SAGE Sociology

Author Lisa-Jo K. van den Scott discusses her paper, written with co-authors Clare Forstie and Savina Balasubramanian, "Shining Stars, Blind Sides, and "Real" Realities: Exit Rituals, Eulogy Work, and Allegories in Reality Television," which was recently published in the Journal of Contemporary Ethnography. Abstract: Competitive reality television is a pervasive part of contemporary American culture and encompasses a range of topics and forms. We identify three categories, or spheres, of contestant-elimination reality shows: External Vote, Internal Vote, and Choosing Individual/Deity. Within each sphere, we examine the locus of blame and the structure of the show as contexts for the elimination as symbolic death. This symbolic death presents allegories of loss of fame, social isolation, and individual loss of job, career, or love across these spheres. Contestants perform eulogy work to cope publicly with their elimination at the moment of exit. Eulogy work enables departing contestants to frame their “death” as a good death and to “cool themselves out” in an attempt to save face. In this way, contestants deal with conceptions of self in the show and the transfer of that self back to a reality outside of the bracketed time and space of the show. Drawing on literature from the sociology of emotions, the sociology of death, and the sociology of ritual, we provide the concept of eulogy work to capture the performance of the self specifically in the context of loss.

Read the article here.


Direct download: Edited_JCE_Lisa_Jo.mp3
Category:Sociology -- posted at: 7:06pm EDT

Authors Long Doan, Annalise Loehr, and Lisa Miller discuss their article published in the December 2014 issue of American Sociological Review.

Abstract: Attitudes toward gay rights have liberalized over the past few decades, but scholars know less about the extent to which individuals in the United States exhibit subtle forms of prejudice toward lesbians and gays. To help address this issue, we offer a conceptualization of formal rights and informal privileges. Using original data from a nationally representative survey experiment, we examine whether people distinguish between formal rights (e.g., partnership benefits) and informal privileges (e.g., public displays of affection) in their attitudes toward same-sex couples. Results show that heterosexuals are as willing to extend formal rights to same-sex couples as they are to unmarried heterosexual couples. However, they are less willing to grant informal privileges. Lesbians and gays are more willing to extend formal rights to same-sex couples, but they too are sometimes more supportive of informal privileges for heterosexual couples. We also find that heterosexuals’ attitudes toward marriage more closely align with their attitudes toward informal privileges than formal rights, whereas lesbians and gays view marriage similarly to both formal rights and informal privileges. Our findings highlight the need to examine multiple dimensions of sexual prejudice to help understand how informal types of prejudice persist as minority groups receive formal rights.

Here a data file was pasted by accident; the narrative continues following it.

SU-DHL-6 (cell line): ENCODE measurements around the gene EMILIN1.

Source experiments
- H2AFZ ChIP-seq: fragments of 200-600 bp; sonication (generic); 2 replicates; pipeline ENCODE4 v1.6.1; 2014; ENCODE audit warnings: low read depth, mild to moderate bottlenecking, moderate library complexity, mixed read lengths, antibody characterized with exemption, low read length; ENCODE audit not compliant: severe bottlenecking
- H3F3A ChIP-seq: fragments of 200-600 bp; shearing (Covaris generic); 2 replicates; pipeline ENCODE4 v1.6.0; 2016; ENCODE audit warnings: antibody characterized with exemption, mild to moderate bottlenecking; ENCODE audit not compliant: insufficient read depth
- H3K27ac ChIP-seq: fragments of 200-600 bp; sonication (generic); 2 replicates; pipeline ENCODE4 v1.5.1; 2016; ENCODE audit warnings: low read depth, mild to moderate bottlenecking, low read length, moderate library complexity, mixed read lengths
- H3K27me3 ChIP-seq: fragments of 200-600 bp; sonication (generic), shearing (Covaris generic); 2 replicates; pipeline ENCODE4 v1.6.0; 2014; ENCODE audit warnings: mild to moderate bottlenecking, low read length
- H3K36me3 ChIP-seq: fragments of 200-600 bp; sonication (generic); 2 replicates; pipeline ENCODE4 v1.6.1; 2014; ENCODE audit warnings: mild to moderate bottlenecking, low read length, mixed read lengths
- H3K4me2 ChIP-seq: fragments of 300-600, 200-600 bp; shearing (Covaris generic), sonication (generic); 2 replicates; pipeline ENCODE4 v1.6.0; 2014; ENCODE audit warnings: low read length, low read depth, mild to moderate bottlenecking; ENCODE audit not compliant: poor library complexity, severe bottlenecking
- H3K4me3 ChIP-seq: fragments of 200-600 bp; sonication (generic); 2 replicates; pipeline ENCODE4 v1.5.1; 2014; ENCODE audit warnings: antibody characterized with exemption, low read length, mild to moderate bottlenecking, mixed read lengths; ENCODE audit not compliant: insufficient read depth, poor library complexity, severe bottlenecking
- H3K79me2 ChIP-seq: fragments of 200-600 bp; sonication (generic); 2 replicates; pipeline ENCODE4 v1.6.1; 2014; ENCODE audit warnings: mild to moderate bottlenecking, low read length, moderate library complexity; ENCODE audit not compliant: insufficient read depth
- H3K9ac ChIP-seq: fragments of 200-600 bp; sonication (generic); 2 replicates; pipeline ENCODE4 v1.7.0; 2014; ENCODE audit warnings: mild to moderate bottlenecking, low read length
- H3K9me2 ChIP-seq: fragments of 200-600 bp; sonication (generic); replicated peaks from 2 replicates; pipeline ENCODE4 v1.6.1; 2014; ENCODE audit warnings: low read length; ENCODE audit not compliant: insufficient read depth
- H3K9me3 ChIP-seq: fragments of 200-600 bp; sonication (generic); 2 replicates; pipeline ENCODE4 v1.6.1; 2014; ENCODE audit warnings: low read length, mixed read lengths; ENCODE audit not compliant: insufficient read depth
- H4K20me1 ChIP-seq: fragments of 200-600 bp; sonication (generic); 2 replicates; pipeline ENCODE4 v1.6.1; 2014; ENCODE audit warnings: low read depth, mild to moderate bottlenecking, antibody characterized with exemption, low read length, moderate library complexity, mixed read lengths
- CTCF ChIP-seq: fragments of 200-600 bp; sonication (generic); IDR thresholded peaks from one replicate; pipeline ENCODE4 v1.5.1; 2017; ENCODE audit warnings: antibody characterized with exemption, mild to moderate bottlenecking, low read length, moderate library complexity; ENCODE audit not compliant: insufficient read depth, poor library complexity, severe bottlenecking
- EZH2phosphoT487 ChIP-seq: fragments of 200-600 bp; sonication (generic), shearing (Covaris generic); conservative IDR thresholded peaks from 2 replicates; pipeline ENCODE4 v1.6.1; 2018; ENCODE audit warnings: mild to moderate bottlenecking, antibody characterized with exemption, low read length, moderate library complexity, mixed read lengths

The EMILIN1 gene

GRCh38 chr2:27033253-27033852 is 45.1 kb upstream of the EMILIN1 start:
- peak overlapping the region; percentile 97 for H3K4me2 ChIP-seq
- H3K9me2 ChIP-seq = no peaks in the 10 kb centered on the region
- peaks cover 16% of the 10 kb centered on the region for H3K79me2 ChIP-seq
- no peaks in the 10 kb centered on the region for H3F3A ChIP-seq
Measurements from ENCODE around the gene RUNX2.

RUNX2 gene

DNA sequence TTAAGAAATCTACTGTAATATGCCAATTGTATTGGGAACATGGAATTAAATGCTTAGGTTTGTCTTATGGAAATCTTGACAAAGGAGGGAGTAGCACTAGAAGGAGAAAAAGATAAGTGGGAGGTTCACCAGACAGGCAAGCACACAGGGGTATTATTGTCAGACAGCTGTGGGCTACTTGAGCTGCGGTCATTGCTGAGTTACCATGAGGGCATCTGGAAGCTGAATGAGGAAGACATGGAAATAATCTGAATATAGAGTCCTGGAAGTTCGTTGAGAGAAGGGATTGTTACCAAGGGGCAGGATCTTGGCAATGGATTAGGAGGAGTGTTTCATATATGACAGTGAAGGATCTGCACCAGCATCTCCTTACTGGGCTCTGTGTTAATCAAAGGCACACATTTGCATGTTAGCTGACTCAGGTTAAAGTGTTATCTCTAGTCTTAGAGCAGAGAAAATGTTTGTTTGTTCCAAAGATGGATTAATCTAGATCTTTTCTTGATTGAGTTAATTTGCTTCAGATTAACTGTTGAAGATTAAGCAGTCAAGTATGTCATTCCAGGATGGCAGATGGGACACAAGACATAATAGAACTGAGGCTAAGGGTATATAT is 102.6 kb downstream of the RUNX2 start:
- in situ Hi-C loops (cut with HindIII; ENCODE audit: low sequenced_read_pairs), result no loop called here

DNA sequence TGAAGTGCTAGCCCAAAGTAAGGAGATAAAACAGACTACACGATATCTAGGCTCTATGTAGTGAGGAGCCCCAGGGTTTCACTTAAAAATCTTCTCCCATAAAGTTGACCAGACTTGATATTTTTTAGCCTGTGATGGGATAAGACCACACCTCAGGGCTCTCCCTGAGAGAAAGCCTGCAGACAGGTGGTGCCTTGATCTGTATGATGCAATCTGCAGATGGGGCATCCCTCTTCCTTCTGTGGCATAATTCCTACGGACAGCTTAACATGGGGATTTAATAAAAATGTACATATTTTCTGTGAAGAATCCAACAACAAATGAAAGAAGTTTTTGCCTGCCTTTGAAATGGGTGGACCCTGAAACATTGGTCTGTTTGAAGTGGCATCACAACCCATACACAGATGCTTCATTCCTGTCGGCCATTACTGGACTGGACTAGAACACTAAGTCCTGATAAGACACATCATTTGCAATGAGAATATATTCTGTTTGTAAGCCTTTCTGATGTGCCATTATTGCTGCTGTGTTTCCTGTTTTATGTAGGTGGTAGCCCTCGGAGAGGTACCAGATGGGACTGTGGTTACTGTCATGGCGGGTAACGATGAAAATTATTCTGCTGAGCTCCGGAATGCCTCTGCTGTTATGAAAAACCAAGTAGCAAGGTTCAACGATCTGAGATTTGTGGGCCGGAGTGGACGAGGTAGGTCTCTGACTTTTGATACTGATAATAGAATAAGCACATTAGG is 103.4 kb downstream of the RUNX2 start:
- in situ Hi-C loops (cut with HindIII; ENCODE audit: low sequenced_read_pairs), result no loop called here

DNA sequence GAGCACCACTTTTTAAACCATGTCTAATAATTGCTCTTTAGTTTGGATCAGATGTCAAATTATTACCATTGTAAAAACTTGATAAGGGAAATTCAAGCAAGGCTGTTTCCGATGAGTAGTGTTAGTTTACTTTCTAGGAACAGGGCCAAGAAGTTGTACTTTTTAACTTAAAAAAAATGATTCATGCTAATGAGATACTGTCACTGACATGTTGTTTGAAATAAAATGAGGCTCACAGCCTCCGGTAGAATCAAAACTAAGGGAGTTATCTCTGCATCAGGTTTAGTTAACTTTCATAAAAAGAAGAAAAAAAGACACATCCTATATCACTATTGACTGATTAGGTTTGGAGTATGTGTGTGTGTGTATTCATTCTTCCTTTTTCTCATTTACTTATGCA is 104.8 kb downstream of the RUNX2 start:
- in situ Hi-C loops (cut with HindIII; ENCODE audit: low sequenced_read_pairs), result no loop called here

Read the article here:

Direct download: ASR_Long_Doan.mp3
Category:Sociology -- posted at: 12:57pm EDT

Author Kathleen J. Fitzgerald talks about her article in the February 2014 issue of Humanity & Society. Abstract: "While most scientists of the twentieth century argued for understanding race as a social construction, this understanding has shifted considerably in the past decade. In the current era, biological notions of race have resurfaced not only in the scientific community but in the form of direct consumer use of DNA tests for genetic ancestry testing, sometimes referred to as genetic genealogy, and the emergence of pharmacogenomics, or the marketing of race-specific pharmaceuticals. In this article, I argue that the return of race as a biological concept in the form of racial genomics can best be understood through an application of Blumer’s race as group position theory. Using that, I argue that during the past 20 years, four specific challenges to the racial hierarchy have emerged that have threatened white dominance: the original interpretation of the Human Genome Project results declaring humans to be 99.9 percent similar, thus, dispelling the idea that race has a genetic basis, the electoral wins of President Barack Obama and the ensuing rhetoric that America is a “postracial” society, and finally, the increase in interracial relationships and biracial/multiracial identities. The emergence of racial genomics, I argue, is a response to these specific threats to the racial hierarchy and to white dominance."

Direct download: HAS_Kathleen_Fizgerald.mp3
Category:Sociology -- posted at: 1:51pm EDT